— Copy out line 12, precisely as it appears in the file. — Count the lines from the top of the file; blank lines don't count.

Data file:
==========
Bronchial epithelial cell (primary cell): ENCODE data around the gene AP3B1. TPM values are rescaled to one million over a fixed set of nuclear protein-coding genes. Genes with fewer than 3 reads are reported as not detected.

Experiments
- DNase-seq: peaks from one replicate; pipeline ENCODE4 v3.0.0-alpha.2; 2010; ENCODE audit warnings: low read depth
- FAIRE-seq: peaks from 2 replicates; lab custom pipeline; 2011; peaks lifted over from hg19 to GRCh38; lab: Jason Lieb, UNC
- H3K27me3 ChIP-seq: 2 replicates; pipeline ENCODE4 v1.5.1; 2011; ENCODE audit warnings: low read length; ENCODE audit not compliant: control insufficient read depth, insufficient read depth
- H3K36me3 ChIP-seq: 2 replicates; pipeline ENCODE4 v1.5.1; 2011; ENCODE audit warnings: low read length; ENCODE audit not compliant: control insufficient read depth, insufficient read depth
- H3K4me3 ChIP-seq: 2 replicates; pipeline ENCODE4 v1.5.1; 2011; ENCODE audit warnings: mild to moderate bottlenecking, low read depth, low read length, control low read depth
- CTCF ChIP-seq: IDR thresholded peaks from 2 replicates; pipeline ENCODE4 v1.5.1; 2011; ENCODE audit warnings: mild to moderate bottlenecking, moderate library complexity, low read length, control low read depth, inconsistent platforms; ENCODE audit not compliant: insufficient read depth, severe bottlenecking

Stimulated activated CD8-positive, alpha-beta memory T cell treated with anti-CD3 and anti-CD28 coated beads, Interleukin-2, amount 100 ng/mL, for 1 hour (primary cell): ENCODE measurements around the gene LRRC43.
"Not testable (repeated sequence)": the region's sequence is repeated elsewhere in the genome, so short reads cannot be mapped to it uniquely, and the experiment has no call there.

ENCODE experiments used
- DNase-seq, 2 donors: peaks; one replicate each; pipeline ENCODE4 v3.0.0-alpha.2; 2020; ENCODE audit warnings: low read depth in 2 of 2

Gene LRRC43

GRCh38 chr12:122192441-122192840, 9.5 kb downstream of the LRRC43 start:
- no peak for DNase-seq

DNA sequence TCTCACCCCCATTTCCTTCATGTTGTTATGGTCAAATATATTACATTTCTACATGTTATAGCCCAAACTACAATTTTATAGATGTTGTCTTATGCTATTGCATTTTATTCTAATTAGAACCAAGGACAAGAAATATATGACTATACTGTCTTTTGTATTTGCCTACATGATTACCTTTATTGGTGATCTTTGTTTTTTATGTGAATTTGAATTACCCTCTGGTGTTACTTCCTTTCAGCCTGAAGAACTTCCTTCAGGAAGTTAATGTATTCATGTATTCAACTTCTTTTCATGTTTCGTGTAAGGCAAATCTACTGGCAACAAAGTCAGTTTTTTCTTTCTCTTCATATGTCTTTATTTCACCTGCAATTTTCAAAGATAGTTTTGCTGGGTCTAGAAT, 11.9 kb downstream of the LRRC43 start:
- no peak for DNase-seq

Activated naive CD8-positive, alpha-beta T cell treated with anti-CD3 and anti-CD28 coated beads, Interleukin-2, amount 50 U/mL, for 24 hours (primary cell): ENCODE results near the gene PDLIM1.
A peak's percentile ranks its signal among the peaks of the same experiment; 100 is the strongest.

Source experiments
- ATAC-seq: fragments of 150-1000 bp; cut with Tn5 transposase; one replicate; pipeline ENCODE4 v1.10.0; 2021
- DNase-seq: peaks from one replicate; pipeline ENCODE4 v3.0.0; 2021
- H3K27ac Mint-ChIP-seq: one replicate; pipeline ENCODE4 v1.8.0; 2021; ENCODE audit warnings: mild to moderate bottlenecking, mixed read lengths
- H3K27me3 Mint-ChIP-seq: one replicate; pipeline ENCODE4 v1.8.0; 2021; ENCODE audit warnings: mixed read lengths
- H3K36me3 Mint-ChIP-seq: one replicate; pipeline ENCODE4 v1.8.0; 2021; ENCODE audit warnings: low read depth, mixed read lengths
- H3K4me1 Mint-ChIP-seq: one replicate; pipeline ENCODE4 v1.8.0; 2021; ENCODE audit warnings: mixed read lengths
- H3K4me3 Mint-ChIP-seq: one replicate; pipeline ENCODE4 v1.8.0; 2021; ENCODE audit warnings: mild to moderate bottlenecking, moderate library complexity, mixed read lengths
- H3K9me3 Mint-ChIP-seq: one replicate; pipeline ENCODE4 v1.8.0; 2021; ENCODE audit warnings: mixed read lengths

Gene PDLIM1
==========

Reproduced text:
- DNase-seq, 2 donors: peaks; one replicate each; pipeline ENCODE4 v3.0.0-alpha.2; 2020; ENCODE audit warnings: low read depth in 2 of 2